I am looking for a general deployment of the Join Market setting, where the Join Market VM is offline, can communicates with the Online BitcoinD daemon, via the qrexec, to make and broadcast transactions, without compromising the private keys.
The purpose of this setup is to keep the private keys offline, use zero-trust system of a full bitcoin core, save storage by avoiding multiple bitcoin cores in separate VMs, and make transactions directly from the offline VM which store the private keys.
The Key split is only compatible with an electrum wallet, and has to rely on an external server to validate and share the public keys of our wallets, compromising even the psudo-anonymity of bitcoin and other Currencies.
I’m not aware of any way to replicate the “split Bitcoin using Electrum” setup with Bitcoin Core. Last I looked into it (years ago), Bitcoin Core didn’t seem to provide the required functionality – at least not without much more in-depth tinkering and research than I was willing to do.
It would be great if you could provide executive overview, since materials you pointing to are technically very exhaustive and it is hard to grasp attention of important people without brief overview of the goals.
It is possible to do offline transaction signing with Bitcoin Core, but that requires some low-level usage of bitcoin-cli. That’s how people have been using cold wallets for ages with bitcoin. Same with Ethereum.
I’m doing that also with Monero, offline signing is very straightforward with monero-wallet-cli, or the Feather wallet.
I don’t use the Qubes “split” setup however, since my offline cold wallet is on real, physical offline computer.
I am primarily interested in setting up a bitcoin core in one qube, and then setting up electrum in an offline qube, and then I want to use the bitcoin core for broadcasting transactions, and I will do so via the offline qube where I have electrum, and JoinMarket.
I also intend to do the same for other Currencies like ETH, XMR, XRP, ADA, etc.
Where possible, I intend to run a full core of the respective cryptocurrency, connect that qube via qrexec to the relevant process in the offline qube.
In this way, I remove any 3rd party that I have to trust, avoid sending txn data directly to anyone else, have a secure cold storage, and I also intend to use the same bitcoin core as a daemon for Wasabi, and join market.
This github.com page is a detailed installation guide for the whole configuration for bitcoin core, with electrum wallet, for running join market.
this is configuration of the bitcoin core as backend for electrum and other applications that will need access to the whole blockchain.
My goal is to replicate the same configuration for ETH, XMR, XRP, ADA, etc, for which I need help.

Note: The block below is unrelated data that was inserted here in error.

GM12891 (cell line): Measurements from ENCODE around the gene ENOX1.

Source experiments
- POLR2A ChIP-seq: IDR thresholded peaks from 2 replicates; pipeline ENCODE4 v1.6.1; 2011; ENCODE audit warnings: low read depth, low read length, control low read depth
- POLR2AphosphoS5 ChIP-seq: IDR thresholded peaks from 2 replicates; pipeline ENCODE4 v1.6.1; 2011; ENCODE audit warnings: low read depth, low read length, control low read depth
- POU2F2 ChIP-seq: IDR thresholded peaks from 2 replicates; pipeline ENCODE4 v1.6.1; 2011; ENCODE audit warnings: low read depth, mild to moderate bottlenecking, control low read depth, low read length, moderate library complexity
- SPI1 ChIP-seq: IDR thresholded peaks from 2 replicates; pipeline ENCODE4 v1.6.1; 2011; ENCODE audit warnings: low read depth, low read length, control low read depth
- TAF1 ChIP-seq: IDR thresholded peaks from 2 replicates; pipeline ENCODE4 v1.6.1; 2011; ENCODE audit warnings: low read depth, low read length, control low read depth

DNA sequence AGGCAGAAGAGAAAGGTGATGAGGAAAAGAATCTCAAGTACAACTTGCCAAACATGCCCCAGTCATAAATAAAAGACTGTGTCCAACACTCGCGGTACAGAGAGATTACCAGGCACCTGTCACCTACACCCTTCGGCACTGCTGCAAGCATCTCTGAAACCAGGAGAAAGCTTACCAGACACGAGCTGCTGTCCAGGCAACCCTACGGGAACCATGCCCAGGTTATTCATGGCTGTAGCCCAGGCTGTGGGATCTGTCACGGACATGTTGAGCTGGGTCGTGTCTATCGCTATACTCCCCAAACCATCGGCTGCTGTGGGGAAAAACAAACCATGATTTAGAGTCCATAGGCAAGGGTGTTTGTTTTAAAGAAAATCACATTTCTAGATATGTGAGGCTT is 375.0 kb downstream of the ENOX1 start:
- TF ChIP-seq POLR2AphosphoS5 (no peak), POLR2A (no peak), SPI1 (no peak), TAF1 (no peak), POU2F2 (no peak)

It’s actually really cool, and works well. Idea is that you are running the bitcoin core yourself, and then have a lightweight Electrum server on top of that, only for you personal use.
There are lot of possibilities here. For example, you could run the bitcoin node in one appvm, and then your Electrum server + online wallet on another appvm, and of course the offline wallet on another appvm.
For XMR this is very straightforward. You run your monero node and then configure it to listen RPC localhost only. Then you have online “watch only” wallet on another appvm, connecting to the node RPC via Qubes rpc (actually, this wallet can be technically offline as well). The cold wallet on offline appvm can then sign the transactions produced by the online wallet, and transaction files can be moved around normally with qvm-copy-to-vm.
So two offline wallets, other one is “watch only”, and then the cold wallet. I’m just wondering is this necessary because you are running your own node that you trust. I think the answer is yes, because the monero node is talking to lots of untrusted remote nodes that can potentially exploit the node, and the “online” wallet (communicating via qubes rpc) can also be hacked. But the interface between two wallets is very controlled: small files you can manually verify to not contain any exploit payloads. So maybe this could be simplified by running the online wallet on the node appvm directly?
Re: The official Monero guide vs the one I point to in a previous topic. I still find the official Monero one with outdated points and I still have no issues running mine based on the Github guide for months now.
I’ve been reading your thread with interest since you posted a couple of days ago, but unfortunately I’m unsure how to contribute when it comes to Bitcoin Core. It’s definitely interesting.
Note that this guide doesn’t do what you want (offline signing), it just separates the wallet to its own appvm and communicates to the node with qubes rpc. You may want to make this wallet “view only” and then have another wallet on another offline appvm (or on another computer).